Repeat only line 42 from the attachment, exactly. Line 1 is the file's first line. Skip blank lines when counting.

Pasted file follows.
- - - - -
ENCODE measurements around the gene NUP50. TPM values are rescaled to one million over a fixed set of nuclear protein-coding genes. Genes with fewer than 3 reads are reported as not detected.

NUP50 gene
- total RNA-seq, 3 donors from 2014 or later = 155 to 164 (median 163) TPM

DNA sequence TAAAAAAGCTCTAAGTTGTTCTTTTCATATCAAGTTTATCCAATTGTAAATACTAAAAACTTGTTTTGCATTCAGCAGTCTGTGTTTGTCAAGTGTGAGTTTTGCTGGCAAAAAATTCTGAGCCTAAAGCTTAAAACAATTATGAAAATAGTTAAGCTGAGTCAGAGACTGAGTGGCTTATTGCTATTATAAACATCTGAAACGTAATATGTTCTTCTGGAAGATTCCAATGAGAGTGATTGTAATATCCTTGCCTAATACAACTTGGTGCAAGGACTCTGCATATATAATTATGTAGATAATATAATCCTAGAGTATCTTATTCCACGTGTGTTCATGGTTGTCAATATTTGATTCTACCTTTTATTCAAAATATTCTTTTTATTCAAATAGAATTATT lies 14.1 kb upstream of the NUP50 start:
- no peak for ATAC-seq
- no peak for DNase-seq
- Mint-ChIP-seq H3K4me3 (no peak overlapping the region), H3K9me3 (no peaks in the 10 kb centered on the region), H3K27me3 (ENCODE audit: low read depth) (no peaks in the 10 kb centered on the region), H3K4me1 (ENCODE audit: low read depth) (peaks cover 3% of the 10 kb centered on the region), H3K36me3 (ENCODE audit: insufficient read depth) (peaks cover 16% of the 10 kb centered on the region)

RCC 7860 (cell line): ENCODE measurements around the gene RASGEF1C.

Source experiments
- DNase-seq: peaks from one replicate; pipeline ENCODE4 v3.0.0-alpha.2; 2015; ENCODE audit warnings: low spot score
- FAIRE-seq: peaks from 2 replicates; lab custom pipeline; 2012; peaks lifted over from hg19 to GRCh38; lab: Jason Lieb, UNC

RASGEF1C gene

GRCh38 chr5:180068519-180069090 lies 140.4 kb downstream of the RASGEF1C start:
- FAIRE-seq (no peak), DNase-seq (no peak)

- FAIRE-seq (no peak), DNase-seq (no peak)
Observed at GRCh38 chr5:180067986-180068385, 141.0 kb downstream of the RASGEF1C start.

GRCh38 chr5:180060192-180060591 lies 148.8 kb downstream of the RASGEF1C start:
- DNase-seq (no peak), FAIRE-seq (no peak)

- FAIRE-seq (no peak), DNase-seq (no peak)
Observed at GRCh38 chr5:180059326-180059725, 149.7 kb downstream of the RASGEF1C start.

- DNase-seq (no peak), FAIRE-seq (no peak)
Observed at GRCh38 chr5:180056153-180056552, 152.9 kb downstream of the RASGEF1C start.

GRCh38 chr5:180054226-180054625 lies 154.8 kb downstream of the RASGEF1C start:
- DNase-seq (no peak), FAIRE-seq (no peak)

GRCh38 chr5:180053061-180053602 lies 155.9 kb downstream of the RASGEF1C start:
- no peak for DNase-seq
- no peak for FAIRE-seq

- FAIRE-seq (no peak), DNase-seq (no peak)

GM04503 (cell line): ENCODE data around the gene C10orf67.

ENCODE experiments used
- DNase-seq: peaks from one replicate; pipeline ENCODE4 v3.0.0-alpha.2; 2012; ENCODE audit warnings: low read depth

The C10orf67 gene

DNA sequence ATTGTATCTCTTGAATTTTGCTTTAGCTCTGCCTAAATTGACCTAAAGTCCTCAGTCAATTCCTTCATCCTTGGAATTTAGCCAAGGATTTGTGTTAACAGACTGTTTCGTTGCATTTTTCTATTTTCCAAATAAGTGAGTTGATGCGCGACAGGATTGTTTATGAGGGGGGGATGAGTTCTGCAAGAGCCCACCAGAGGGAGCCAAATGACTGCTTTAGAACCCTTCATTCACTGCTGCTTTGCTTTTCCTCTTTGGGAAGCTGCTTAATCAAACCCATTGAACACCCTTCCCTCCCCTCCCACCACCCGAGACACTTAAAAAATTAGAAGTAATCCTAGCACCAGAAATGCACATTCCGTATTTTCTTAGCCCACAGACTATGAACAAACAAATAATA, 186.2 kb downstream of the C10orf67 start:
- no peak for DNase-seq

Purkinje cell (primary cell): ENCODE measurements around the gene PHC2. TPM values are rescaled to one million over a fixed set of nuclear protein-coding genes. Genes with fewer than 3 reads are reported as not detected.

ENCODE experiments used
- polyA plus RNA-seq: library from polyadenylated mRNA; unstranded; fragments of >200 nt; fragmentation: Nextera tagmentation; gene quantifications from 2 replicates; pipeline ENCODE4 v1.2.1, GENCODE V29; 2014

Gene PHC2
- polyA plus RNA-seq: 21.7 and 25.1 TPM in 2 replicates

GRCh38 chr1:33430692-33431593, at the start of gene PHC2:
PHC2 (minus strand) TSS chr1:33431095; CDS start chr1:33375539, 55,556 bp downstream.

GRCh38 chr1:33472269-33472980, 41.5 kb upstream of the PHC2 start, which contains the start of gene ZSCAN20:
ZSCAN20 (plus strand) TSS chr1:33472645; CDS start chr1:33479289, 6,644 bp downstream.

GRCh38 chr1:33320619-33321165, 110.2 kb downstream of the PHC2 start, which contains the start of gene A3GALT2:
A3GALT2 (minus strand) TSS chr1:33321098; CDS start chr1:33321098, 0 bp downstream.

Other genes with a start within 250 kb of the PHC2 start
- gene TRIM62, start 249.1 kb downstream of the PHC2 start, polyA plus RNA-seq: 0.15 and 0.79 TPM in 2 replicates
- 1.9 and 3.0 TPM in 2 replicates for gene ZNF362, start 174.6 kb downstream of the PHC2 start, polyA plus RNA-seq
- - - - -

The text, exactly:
GRCh38 chr1:33472269-33472980, 41.5 kb upstream of the PHC2 start, which contains the start of gene ZSCAN20: